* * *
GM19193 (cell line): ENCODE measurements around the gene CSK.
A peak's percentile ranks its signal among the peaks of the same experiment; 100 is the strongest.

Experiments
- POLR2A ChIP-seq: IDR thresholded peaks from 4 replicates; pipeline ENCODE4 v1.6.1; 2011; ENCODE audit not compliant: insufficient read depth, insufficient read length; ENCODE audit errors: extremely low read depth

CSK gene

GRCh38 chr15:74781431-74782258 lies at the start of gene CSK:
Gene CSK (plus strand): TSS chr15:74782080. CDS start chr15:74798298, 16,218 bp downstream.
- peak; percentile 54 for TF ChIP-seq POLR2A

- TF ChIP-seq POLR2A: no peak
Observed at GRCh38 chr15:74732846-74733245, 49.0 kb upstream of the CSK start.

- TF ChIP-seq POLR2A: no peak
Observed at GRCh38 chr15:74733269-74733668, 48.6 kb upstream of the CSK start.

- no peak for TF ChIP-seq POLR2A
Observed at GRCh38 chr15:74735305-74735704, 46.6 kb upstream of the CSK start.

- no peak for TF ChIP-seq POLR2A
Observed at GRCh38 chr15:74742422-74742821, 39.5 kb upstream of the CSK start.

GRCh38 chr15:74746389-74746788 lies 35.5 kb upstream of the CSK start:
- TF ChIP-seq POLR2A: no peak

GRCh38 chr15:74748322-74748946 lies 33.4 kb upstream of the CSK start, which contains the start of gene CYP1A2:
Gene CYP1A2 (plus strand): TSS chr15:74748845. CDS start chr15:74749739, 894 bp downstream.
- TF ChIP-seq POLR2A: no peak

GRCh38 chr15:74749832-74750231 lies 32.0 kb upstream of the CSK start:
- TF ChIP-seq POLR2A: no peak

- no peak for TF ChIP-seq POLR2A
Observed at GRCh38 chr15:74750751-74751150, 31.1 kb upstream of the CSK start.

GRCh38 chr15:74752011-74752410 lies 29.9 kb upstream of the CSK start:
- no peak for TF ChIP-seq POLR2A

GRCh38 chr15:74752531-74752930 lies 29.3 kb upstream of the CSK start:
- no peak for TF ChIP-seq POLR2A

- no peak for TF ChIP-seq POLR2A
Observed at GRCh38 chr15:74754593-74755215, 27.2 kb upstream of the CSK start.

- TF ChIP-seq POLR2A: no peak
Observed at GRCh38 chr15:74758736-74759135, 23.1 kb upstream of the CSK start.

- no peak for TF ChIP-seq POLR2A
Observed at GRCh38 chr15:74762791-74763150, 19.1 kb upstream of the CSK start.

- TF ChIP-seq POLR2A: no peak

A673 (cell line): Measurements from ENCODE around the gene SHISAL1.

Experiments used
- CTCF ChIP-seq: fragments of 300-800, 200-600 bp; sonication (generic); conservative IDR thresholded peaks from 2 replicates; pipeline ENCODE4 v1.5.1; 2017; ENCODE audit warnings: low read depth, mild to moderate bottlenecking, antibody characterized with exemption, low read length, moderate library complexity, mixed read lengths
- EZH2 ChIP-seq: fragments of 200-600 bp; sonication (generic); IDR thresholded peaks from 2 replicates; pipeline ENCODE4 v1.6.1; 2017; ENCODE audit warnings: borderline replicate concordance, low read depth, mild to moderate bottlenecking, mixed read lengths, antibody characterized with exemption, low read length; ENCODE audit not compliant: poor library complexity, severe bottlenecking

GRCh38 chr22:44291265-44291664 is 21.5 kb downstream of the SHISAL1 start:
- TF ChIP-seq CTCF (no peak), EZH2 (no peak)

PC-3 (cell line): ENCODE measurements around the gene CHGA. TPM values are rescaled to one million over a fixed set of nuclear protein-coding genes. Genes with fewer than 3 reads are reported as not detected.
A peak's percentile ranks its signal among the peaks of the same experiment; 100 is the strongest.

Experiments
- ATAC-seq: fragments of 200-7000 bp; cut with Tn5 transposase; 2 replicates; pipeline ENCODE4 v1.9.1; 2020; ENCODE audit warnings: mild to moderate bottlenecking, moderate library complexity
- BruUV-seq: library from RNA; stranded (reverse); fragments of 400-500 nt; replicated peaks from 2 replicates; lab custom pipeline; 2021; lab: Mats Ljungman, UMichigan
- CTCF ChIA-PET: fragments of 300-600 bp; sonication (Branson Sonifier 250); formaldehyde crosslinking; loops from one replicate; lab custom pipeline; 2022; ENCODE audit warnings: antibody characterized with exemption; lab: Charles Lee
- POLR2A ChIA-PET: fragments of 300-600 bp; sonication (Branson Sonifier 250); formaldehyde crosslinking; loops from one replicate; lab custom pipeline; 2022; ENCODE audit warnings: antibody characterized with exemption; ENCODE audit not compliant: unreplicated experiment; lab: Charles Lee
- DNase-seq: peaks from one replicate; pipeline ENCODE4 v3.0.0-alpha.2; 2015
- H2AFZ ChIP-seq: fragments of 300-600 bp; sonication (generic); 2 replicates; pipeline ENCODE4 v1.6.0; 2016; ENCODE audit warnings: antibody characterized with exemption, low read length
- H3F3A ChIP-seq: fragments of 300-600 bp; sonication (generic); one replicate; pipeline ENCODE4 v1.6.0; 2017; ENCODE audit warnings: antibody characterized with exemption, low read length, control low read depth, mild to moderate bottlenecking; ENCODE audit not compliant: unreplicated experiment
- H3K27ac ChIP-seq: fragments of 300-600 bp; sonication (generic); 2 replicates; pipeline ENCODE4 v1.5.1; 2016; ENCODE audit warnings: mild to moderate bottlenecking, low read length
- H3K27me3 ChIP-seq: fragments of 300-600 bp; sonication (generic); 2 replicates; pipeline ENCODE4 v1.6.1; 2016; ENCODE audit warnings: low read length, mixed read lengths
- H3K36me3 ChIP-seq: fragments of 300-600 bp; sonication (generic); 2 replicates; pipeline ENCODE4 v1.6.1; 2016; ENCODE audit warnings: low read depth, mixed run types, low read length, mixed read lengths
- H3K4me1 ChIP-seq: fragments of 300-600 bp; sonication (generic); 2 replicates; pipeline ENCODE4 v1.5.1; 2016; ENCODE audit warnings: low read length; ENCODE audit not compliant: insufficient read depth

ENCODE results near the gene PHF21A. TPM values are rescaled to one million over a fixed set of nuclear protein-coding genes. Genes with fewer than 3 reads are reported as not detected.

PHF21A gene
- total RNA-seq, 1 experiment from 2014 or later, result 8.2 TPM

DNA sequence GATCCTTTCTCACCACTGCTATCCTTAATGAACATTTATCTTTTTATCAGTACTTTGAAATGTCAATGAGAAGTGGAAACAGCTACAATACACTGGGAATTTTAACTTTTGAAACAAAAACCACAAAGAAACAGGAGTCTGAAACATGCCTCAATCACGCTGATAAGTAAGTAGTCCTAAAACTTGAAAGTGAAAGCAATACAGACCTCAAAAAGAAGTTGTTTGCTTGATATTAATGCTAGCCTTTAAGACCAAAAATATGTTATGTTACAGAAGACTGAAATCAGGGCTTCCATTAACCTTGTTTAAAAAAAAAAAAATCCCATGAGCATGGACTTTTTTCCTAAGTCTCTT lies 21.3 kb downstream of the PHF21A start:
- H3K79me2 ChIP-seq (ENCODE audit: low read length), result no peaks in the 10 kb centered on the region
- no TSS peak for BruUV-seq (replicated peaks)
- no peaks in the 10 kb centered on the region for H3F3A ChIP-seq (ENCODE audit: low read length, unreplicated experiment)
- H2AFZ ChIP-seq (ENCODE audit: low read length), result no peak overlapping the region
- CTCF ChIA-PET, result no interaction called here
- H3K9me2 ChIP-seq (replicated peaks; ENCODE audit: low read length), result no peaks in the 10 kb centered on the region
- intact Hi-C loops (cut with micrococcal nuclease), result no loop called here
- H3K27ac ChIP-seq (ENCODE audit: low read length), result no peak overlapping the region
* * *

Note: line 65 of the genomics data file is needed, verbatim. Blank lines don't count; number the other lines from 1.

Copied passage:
- CTCF ChIA-PET, result no interaction called here